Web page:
It is common knowledge in the Philippines that the Marcos family has a finger in most pies - including airlines. Ever heard of "Grand Air", or how about the "Grand Hotel"? Grand Air operated a fleet of B737's when I was there, crewed by pilots who drove their pax from the pickup point at the Grand Hotel.
It is rumoured that ANY business in the Phils containing the word "grand", is Marcos owned.

And so on to Senator Ablan - "Rocky", or "The Dust" (because of his apparent abilty to vaporise whenever the police were involved).
A licensed pilot!!! :eek: :eek: You would HAVE to be joking....but then again this IS the Philippines.
"Rocky" would have to be nudging 70 (and I'm being kind here).
However he IS (or was, back when I met him) a very switched-on gentleman, who NEVER let an opportunity to make money pass. He picked up an easy USD10K from the Aussie who ran a 737 for Air Philippines during their start up, just to utilise an ACOC he held (for lighties only).
He later ALSO became involved in an airline company running punters (under HIS ACOC, but now approved for RPT) from other parts of Asia to LAOAG!! :eek:
Surprise, Surprise!!

The "fact" that "the pilot, captain Bernie Crisostomo, made a distress call moments after take-off, reporting engine trouble and saying he would attempt an emergency landing on a public boulevard on reclaimed land in Manila Bay." is yet to be confirmed. There should be no reason to doubt that an F27 on one donk SHOULD have been able to make it back to Manila International Airport (MIA) - assuming full power was available on the remaining engine.

Unfortunately, "vested interests" and a senasationalistic press have not made this tragedy any easier for the remaining relatives.
I'm sure that the flight crew - like any other professional flight crew anywhere in the world - did their best under the circumstances.
That the aircraft WERE maintained, under the MOT, according to ICAO standards (otherwise why didn't Ms Marcos, and Senator Ablan pursue it earlier?).
And finally, that the Australian families of the guys who lost their lives, DON'T believe the bs published by the sensationistic Philippine press, but rather trust that the common sense of their sons' would have dictated whether THEY had decided which was the safest mode of transport.

Chimbu chuckles
13th Nov 2002, 11:56
While not making ANY comment on the crash in question I well remember when Dennis Buchanan had a company in the PI called Metro Air, or some such, utilising Talair aircraft, Otters mostly, and Talair C&T.

All the guys came back from Manila with stories of the Phillipino pilots being VERY anti assy training. Their attitude was if one fails crash somewhere handy...like losing one in a Twin Commanche..only they applied the same thought process to twin turboprops like the Otter and B1900C.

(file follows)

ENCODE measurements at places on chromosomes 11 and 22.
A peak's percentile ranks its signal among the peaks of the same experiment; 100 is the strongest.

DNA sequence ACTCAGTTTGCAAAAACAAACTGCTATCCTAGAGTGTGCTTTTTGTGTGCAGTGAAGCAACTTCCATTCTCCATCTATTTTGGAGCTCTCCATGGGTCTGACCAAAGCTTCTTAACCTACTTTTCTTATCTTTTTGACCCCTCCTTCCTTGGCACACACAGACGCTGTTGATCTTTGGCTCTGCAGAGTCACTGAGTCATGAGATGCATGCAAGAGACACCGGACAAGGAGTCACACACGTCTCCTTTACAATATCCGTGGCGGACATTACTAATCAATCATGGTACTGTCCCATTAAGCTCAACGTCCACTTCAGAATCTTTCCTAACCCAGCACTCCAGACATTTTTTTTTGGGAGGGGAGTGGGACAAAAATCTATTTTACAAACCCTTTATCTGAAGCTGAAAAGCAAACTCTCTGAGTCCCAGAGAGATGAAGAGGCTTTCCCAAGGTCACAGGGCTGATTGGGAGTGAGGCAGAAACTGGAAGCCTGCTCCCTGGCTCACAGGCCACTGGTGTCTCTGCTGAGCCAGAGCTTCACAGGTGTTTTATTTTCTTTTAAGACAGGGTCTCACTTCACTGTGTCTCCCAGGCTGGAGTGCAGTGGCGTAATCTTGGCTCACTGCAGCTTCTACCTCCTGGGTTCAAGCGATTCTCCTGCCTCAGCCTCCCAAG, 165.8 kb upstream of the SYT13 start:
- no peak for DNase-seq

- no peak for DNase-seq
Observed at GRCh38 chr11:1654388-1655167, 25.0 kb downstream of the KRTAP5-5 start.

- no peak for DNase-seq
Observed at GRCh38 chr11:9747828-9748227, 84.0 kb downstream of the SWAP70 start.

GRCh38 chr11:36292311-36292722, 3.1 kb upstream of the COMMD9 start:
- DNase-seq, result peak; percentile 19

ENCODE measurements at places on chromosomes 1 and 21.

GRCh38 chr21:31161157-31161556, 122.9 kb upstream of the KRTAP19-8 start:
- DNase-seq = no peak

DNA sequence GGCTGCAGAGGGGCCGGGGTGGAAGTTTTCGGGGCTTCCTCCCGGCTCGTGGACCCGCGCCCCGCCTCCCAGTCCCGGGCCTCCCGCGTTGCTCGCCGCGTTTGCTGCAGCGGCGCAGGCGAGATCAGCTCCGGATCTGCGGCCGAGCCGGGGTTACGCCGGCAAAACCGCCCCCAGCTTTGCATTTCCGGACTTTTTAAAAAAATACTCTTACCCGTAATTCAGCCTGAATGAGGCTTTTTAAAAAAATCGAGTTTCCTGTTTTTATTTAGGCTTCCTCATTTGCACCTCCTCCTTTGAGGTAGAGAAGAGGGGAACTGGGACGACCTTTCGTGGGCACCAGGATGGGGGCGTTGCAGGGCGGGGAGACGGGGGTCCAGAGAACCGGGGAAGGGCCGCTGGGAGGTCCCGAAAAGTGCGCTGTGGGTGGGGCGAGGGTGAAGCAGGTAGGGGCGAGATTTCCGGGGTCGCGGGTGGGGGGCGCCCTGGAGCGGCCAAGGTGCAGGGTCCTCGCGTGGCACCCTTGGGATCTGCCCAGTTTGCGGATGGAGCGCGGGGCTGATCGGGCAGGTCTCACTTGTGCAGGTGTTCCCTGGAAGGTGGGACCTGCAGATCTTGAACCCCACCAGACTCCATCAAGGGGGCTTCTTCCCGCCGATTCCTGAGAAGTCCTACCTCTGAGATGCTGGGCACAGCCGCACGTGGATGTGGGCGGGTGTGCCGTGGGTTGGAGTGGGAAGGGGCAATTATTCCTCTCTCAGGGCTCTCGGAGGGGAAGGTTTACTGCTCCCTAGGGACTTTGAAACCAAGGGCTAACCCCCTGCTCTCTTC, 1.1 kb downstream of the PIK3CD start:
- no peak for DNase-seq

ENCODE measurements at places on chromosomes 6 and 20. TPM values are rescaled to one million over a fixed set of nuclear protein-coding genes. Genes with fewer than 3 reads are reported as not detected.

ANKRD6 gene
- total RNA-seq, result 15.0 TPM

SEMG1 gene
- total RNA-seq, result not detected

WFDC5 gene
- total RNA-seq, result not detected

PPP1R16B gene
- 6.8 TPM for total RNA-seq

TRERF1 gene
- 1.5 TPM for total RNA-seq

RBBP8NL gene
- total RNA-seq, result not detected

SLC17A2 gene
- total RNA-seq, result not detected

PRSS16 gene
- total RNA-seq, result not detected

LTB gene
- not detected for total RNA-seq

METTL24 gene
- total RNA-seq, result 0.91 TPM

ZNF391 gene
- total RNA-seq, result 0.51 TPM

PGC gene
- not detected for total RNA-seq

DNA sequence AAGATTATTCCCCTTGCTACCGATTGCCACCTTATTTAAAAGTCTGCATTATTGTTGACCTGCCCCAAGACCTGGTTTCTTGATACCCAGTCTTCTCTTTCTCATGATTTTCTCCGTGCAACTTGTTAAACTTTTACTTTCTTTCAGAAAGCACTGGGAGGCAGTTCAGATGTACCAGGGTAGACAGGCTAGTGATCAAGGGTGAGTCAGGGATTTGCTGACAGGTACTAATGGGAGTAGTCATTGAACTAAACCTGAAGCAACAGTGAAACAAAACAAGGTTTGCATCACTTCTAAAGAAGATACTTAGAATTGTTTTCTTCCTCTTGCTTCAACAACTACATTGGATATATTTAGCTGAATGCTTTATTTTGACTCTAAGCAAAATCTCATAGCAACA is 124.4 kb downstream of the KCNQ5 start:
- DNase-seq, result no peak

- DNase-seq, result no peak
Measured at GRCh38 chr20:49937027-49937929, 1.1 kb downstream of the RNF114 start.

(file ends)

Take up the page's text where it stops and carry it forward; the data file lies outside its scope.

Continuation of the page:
Yes this was a long time ago...mid 80s...but......


14th Nov 2002, 19:20
1984 to 1991, Chuck. It was a Joint Venture with Aerolift initially and MetroAir from 1990.

Kap, not sure I agree with you on "international standards" being met by Phils BAT franchised operators.

Kaptin M
15th Nov 2002, 09:42
Dunno when you were there Torres, but I found the Yanks (with ICAO) were totally unforgiving of even the smallest oversight - from personal experience, I was involved with the issue of an ACOC.
Unfortunately I found that at the top levels of the Filipino bureaucracy, USD's (or the promise of a job for someone's relation) could sometimes expadite a much needed clearance. But this is NO DIFFERENT to the rest of Asia.

Pilot training eventually comes down to "the individual".
As well as he performs on a line check, or in the sim, in the "Real World" - under different pressures, and away from the "sim environment" - some personalities might act VERY differently.

My (personal) experience in the Phils was that the ATO did NOT involve themselves enough in the day-to-day operations as other countries do.
But then the EXPERIENCE level within the ATO was just not there!

The then Head of Flight Standards, Saturino (Sate) Dela Cruz.....the Chief of the Airworthiness Section, Carlos Derpo..........and the Secretary (the 'Big Boss'), Major General Carlos Taņega had zilch experience as OPERATIONAL airline pilots.

Hence the orders coming from the top were "idealistic" vs practical.
And so pilots, and companies, who superficially ascribed to these same ideals were straightaway acceptable.

And so is this REALLY any different to the rest of Asia - and perhaps the rest of the bureaucratic Western world?